Frederick Birchall attended several schools in Lancashire but left college when he learned his parents intended him to enter the ministry.
Frederick became a volunteer reporter for the Warrington Examiner. He then worked as a reporter for several other British newspapers, including the Pall Mall Gazette. In 1893 Birchall immigrated to the United States, going first to Philadelphia. Failing to find permanent employment there during that panic year, he went to New York City and worked as a police reporter for the New York City News Bureau. In 1895 he joined the staff of the New York Tribune as a copy editor. In 1897 Birchall went to the Morning Sun as an assistant city editor, and in 1905 he moved to the New York Times as night city editor. He frequently slept in a small room adjacent to the city room and appeared for duty dressed in his pajamas and a bathrobe. He wanted the facts dressed up in what might be called literary journalism.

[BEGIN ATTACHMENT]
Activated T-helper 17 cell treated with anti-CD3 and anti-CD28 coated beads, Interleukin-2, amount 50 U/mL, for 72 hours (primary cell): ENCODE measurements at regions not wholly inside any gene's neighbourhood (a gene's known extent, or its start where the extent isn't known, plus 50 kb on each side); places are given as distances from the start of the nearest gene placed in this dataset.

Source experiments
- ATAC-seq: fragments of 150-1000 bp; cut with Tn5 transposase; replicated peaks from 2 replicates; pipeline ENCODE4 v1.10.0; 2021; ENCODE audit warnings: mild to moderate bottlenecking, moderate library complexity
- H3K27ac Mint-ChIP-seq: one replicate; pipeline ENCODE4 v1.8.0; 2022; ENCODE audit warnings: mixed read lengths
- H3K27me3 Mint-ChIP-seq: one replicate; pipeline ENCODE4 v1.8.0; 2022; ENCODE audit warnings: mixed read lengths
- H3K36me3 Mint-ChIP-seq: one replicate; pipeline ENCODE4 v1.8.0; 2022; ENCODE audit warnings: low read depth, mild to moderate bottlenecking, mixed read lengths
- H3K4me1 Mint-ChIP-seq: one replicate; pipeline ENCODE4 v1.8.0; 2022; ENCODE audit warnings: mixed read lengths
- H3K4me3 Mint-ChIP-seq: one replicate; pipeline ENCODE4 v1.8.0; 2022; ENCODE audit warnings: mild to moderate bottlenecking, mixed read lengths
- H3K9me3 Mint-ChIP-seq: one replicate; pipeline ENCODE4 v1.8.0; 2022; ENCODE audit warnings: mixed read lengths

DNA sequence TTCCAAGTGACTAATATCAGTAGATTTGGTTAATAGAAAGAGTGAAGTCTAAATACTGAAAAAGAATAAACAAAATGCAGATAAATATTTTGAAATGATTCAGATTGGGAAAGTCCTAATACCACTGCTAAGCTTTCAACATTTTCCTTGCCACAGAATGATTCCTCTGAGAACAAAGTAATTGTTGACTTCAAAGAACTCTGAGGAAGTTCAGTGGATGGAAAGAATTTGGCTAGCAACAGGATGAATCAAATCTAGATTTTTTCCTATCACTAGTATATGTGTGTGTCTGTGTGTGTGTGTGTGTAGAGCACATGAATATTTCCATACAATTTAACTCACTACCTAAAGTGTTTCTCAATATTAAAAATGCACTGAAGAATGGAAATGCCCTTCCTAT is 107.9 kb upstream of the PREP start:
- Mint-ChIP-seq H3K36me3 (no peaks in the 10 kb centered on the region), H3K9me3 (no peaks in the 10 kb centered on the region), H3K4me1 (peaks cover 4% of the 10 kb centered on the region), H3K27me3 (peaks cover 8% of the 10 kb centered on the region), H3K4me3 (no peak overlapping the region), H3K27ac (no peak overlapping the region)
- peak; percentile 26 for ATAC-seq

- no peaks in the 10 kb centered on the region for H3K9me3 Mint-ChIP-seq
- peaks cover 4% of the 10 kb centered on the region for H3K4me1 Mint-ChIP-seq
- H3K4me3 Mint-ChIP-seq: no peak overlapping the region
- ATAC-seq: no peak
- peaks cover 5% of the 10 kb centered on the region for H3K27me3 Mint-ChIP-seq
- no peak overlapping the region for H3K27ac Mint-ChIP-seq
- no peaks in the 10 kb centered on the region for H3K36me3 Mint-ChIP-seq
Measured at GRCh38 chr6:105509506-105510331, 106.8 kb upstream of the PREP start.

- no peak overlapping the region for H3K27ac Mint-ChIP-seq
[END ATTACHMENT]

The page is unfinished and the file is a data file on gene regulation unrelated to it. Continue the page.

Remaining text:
Carl Van Anda, managing editor of the Times, later named Birchall as his assistant. On January 1, 1926, Birchall succeeded Van Anda as acting managing editor. At the end of 1931, when Birchall was considered too close to retirement age to be named managing editor, the Times sent him to Europe on a sort of sabbatical leave preliminary to retirement. He exchanged places with Edwin L. James, who became managing editor, and Birchall was appointed director of the paper's European news service, with headquarters in London. Birchall assumed this new position during the rise of Hitler and Nazism.
In 1940 Birchall published The Storm Breaks: Panorama of Europe and the Forces That Have Wrecked Its Peace. On December 3, 1941, Birchall was granted a leave of absence to assist promotion of the British War Relief Society. After completing this leave, he served for a brief period as head of the Times bureau in Ottawa, Canada, before retiring in 1943. Birchall owned a farm in Rockland County, New York, and maintained a residence in Riverdale, New York. After his retirement he and his wife moved to Bridgewater, Nova Scotia, where he died.
Quotes from others about the person
"Birchall's dispatches from Germany have done more than anything else to arouse the American people against the outrages and brutalities of the Hitler regime. The ability to maintain his restraint and his composure under the most difficult and trying conditions is what makes Birchall's performance the more remarkable. " - Irvin S. Taubkin
On October 6, 1895, Birchall married Annie Hood of Wycliff, New Jersey; they had no children.